It also doesn’t make sense in the context of the ending of the film, as well as the recently released four issue miniseries Shattered Empire. If Luke truly did turn to the dark side, why would he then attend the Ewokian celebration on Endor? And remember, Luke was visited by both of his mentors and his father during this celebration. Surely these three would be able to sense if Luke had truly turned evil, right? And in Shattered Empire, which takes place shortly after the end of Return of the Jedi, Luke is still clearly good and serving alongside the Rebels as they attempt to stop the Emperor’s postmortem call for the destruction of several planets as well as put a stop to the remaining Imperial factions throughout the galaxy. In fact, at the end of Shattered Empire Luke and the newly minted Rebel pilot Shera Bey set off on a mission to recover some ancient Jedi relics taken from the Jedi Temple after its destruction. I don’t want to give away spoilers since, unlike Return of the Jedi, Shattered Empire is not thirty years old, but the end of Shattered Empire clearly depicts a Luke that cares for others, which is very unlike the individualistic nature shown by the Sith.
There’s a lot to unpack in that first theory because the source article was itself a long article. I will say that I actually do respect the guy the wrote the first theory. He put a lot of thought into it and backed it up with some quotes (although there are several quotes he left out that sink the theory), but you can tell he’s a big fan of the Wars. Now we will look at the second theory that Luke Skywalker is in fact KYLO REN. This theory, on the other hand, is absurd.
The theory goes something like this: we don’t see Luke Skywalker in the trailer, but what if we did? What if he is actually the masked villain with the fancy, cross-guard lightsaber we see trotting through the snow and looking menacing? Because, why not?
Side note: There’s not a lot of information about the Knights of Ren. What we we know is, the Knights of Ren is an organization that appears to begin shortly after the end of Return of the Jedi. The Ren in Kylo’s name is actually a surname taken on by the members similar to how the Sith used “Darth” as a title, although judging from some of the interviews I’ve read it seems that the Knights aren’t actually Sith Lords. I know it’s confusing for some that the Knights of Ren aren’t Sith. I mean, Kylo wears all black, wields a red lightsaber, and uses the Force… sounds an awful like all of the other Sith we know.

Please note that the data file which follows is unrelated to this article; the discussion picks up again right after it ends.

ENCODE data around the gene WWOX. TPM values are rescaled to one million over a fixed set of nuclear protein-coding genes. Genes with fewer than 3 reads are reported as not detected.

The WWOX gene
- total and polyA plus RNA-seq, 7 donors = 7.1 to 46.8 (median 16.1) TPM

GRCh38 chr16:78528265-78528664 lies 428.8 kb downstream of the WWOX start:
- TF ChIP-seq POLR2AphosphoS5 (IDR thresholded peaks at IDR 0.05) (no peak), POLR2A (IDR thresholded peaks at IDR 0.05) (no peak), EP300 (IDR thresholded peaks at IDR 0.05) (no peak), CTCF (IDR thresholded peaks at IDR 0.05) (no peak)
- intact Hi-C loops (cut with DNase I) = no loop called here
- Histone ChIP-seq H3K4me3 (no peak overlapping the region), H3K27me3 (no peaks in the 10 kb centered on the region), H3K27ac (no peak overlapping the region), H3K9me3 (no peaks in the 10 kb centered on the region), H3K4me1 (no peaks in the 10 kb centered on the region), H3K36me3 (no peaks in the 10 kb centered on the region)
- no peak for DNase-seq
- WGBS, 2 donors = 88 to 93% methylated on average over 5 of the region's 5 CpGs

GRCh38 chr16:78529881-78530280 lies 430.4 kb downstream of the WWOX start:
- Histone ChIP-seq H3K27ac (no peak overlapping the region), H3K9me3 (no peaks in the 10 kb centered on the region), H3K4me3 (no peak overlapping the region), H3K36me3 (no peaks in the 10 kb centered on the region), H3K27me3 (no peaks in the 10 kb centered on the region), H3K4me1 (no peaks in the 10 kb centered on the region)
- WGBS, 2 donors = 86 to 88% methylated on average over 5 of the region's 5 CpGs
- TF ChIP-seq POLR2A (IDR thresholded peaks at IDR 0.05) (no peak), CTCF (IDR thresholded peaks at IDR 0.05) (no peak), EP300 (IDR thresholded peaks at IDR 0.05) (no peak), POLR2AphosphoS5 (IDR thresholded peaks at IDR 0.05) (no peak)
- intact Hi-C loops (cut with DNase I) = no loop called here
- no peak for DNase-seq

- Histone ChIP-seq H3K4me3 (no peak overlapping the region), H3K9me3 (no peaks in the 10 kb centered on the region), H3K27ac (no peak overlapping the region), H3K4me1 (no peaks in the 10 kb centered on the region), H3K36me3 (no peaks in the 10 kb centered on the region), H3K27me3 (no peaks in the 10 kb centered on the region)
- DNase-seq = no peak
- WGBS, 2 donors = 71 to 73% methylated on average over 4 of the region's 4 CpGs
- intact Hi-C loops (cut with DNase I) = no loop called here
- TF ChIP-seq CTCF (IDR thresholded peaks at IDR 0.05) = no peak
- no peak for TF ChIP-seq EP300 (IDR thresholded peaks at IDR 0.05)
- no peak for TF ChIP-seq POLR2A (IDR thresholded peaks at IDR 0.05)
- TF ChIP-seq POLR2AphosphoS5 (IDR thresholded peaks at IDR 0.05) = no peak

The first problem with this theory is the argument I laid out above. Luke turning to the dark side cheapens the saga and would stand in contrast to Luke’s character throughout the trilogy. If this premise is correct then the possibility of Luke being Kylo plummets to somewhere around 0%, but that’s too easy. As you can see from the 1,600(ish) words above, I overthink these things.
Another problem with this theory is the we already know that Adam Driver is playing Kylo Ren… Some have argued that Driver is a body double for Mark Hamill, but if that’s the case then that’s the worse decision since Senator Binks putting forth the motion to grant Chancellor Palpatine emergency powers. Adam Driver is a really slim, really tall 20-30 something with long black hair and no facial hair. Judging from pictures of Mark Hamill floating around the internet, he’s not exactly String Bean, has a full beard, and definitely does not have black hair. They are about as far apart as you can get from each other as far as body type is concerned. Oh and we’ve already seen pictures of Adam Driver as Kylo Ren sans-mask.
Pictured: NOT Luke Skywalker
Oh, and we’ve seen some behind the scenes photos of Mark Hamill in full Kenobi-garb:
Pictured: NOT Kylo Ren
Lastly, it appears that Kylo Ren is serving under Supreme Leader Snoke, played by Andy Serkis, who heads the First Order. If Luke were actually Kylo Ren, that would mean he would serve under some other guy. Luke was instrumental in defeating the two most feared in the galaxy. He bested Vader in combat, took blasts of Force Lightning like a champ, and is most likely one of the most powerful beings in the galaxy now. Why in the world would he subjugate himself to some other guy we’ve never even heard of? It just doesn’t make any sense.
So, to summarize, for those of you that scrolled to the bottom just to see the conclusion: Luke Skywalker turning to the dark side would cheapen the Original Trilogy, and when you look at all of the evidence doesn’t make any sense. Even worse though, is the idea that Kylo Ren is actually Luke Skywalker. It’s hard for me to express just how absurd that theory is, especially given the reasons I laid out above. I get that people love to theorize about the upcoming Star Wars film, but please at least try to make it fit into the existing continuity.